U.S. Rep. John Kline and former U.S. Sen. Norm Coleman on Friday added their voices to the chorus of Republicans who have questioned Republican U.S. Rep. Michele Bachmann's quest to investigate a state department employee.
"I don’t think any of us doubt that Mrs. Bachmann is concerned about national security and she was reaching out to do something about that. I think she stepped a bit over the line when she went after individuals by name. We need to be focusing on jobs and the economy and the things that Norm and I have been talking about and the things that Gov. Romney has been talking about and get this economy turned around and get Americans back to work," Kline, who represents Minnesota's Second Congressional District, said when asked about Bachmann during a RNC conference call about the economy.
Coleman, who represented Minnesota in the U.S. Senate until 2008, said he shared Kline's view.
"I have no doubt that Congresswoman Bachmann is deeply concerned about national security and that’s what motivated her, that’s what motivates her. I also worked with Huma (Abedin, the State Department aide who Bachmann specifically said should be investigated) when I was in the Senate and so have deep concerns when individuals are singled out like that. There’s a better way to deal with those issues and again, the focus should be on the economy and should be about jobs. Having worked with somebody who is kind of the object of this certainly have concern. I think her motivations I think they are deep concerns about this country but there’s a better way to deal with that," Coleman said.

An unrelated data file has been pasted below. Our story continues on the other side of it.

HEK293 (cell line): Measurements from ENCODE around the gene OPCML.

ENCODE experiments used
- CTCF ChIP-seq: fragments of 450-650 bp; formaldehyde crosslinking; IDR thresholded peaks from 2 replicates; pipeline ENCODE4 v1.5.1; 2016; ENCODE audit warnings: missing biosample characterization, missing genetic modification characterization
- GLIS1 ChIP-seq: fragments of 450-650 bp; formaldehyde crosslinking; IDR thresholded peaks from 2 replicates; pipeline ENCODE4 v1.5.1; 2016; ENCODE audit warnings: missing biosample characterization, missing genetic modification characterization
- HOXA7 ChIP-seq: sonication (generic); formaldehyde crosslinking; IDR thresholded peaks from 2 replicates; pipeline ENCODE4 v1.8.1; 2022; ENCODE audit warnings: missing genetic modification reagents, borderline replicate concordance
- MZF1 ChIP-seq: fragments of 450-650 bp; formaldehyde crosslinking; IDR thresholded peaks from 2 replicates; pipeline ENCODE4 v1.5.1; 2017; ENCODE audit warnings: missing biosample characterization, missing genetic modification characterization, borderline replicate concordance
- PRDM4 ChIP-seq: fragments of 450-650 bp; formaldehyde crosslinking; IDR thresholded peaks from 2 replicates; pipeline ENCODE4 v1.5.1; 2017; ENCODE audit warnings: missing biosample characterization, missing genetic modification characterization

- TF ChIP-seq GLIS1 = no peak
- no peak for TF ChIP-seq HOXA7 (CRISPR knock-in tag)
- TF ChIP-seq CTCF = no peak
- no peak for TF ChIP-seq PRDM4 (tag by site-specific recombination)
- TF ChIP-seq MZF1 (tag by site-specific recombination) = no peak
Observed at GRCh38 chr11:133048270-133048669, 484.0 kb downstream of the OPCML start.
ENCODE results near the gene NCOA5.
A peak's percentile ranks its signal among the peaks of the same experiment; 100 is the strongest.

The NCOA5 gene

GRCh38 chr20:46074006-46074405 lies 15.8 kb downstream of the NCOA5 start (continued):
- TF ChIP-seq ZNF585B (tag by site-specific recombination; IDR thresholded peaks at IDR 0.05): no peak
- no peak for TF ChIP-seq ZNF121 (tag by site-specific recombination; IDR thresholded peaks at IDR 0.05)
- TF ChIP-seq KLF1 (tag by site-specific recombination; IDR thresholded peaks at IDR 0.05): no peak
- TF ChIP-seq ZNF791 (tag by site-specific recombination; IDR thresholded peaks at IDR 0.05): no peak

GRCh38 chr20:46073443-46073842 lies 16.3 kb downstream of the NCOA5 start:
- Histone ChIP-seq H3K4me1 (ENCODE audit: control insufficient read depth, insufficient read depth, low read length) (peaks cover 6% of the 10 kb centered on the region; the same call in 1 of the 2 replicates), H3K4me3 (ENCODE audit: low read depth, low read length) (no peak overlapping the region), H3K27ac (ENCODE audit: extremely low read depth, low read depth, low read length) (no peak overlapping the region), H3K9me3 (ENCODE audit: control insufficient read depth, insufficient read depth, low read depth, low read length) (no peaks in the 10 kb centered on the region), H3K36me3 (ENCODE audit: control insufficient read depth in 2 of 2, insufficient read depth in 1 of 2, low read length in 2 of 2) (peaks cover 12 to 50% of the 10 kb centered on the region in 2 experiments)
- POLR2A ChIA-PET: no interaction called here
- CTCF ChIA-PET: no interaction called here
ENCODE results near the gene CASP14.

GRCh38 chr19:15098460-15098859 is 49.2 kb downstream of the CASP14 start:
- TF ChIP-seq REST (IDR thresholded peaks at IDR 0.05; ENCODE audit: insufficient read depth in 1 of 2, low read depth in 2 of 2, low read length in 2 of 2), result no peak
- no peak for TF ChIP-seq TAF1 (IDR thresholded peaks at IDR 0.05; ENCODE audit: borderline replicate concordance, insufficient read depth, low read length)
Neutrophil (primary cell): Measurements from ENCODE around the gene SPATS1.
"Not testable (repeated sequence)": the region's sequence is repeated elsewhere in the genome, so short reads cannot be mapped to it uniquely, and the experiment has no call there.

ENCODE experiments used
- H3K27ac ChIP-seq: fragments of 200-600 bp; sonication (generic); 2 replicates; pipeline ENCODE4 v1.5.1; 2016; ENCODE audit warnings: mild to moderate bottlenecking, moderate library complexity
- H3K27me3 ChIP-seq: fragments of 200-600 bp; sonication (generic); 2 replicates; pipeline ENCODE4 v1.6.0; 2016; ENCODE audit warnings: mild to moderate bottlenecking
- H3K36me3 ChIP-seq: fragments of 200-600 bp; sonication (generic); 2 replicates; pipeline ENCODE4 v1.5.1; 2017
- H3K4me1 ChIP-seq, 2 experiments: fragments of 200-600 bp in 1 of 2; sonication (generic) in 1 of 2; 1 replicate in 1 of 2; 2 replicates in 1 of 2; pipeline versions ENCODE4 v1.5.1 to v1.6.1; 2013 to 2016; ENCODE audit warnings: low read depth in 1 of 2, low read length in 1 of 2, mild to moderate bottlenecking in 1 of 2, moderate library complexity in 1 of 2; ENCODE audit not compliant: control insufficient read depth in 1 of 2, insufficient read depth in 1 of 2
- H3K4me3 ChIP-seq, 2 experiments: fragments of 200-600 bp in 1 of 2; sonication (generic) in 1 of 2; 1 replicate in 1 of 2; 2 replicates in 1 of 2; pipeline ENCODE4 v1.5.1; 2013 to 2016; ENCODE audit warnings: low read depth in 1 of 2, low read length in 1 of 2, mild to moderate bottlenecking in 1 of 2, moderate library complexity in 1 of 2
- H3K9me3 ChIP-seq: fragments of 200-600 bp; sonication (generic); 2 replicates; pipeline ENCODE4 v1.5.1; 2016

Bachmann has been under pressure for weeks after requesting, in letters she and other Republican members of congress signed, several departments investigate whether the United State's policies had been influenced and infiltrated by the Muslim Brotherhood. In a letter to the Deputy Inspector General at the Department of State, their letter specifically suggested that Abedin had three family members who were connected to Muslim Brotherhood "operatives and/or organizations."
In the wake of controversy over the letters, she also made some accusations about U.S. Rep. Keith Ellison, a Minnesota Democrat and the first Muslim-American member of congress, and responded to him in a detailed letter that underscored her concerns.